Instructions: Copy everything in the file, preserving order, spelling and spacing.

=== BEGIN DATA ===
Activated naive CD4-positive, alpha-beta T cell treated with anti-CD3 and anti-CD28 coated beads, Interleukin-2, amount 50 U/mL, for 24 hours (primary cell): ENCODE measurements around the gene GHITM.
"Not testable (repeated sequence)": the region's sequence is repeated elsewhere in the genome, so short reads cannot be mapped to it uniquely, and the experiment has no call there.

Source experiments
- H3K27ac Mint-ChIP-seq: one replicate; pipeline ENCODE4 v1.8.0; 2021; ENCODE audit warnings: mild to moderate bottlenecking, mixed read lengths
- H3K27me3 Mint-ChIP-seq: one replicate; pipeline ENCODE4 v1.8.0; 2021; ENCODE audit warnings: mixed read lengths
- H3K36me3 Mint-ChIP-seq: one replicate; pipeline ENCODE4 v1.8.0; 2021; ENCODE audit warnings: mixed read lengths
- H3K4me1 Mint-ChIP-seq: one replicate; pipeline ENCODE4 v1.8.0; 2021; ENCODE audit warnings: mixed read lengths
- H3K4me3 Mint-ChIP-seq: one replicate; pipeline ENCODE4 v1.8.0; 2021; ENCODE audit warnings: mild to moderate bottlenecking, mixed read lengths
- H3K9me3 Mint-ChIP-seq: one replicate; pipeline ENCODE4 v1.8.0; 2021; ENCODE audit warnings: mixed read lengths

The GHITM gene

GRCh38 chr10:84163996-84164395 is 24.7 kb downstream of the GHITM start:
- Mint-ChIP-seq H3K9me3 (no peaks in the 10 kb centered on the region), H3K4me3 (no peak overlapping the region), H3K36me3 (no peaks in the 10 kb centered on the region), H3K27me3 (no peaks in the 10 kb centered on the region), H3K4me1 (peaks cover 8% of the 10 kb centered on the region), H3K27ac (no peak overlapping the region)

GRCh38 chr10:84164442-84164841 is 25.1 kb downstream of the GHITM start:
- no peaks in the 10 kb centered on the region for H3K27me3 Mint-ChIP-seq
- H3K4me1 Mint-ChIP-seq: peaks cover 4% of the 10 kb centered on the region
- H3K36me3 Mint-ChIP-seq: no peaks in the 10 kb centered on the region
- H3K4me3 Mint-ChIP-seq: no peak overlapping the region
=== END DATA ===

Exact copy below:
Activated naive CD4-positive, alpha-beta T cell treated with anti-CD3 and anti-CD28 coated beads, Interleukin-2, amount 50 U/mL, for 24 hours (primary cell): ENCODE measurements around the gene GHITM.
"Not testable (repeated sequence)": the region's sequence is repeated elsewhere in the genome, so short reads cannot be mapped to it uniquely, and the experiment has no call there.

Source experiments
- H3K27ac Mint-ChIP-seq: one replicate; pipeline ENCODE4 v1.8.0; 2021; ENCODE audit warnings: mild to moderate bottlenecking, mixed read lengths
- H3K27me3 Mint-ChIP-seq: one replicate; pipeline ENCODE4 v1.8.0; 2021; ENCODE audit warnings: mixed read lengths
- H3K36me3 Mint-ChIP-seq: one replicate; pipeline ENCODE4 v1.8.0; 2021; ENCODE audit warnings: mixed read lengths
- H3K4me1 Mint-ChIP-seq: one replicate; pipeline ENCODE4 v1.8.0; 2021; ENCODE audit warnings: mixed read lengths
- H3K4me3 Mint-ChIP-seq: one replicate; pipeline ENCODE4 v1.8.0; 2021; ENCODE audit warnings: mild to moderate bottlenecking, mixed read lengths
- H3K9me3 Mint-ChIP-seq: one replicate; pipeline ENCODE4 v1.8.0; 2021; ENCODE audit warnings: mixed read lengths

The GHITM gene

GRCh38 chr10:84163996-84164395 is 24.7 kb downstream of the GHITM start:
- Mint-ChIP-seq H3K9me3 (no peaks in the 10 kb centered on the region), H3K4me3 (no peak overlapping the region), H3K36me3 (no peaks in the 10 kb centered on the region), H3K27me3 (no peaks in the 10 kb centered on the region), H3K4me1 (peaks cover 8% of the 10 kb centered on the region), H3K27ac (no peak overlapping the region)

GRCh38 chr10:84164442-84164841 is 25.1 kb downstream of the GHITM start:
- no peaks in the 10 kb centered on the region for H3K27me3 Mint-ChIP-seq
- H3K4me1 Mint-ChIP-seq: peaks cover 4% of the 10 kb centered on the region
- H3K36me3 Mint-ChIP-seq: no peaks in the 10 kb centered on the region
- H3K4me3 Mint-ChIP-seq: no peak overlapping the region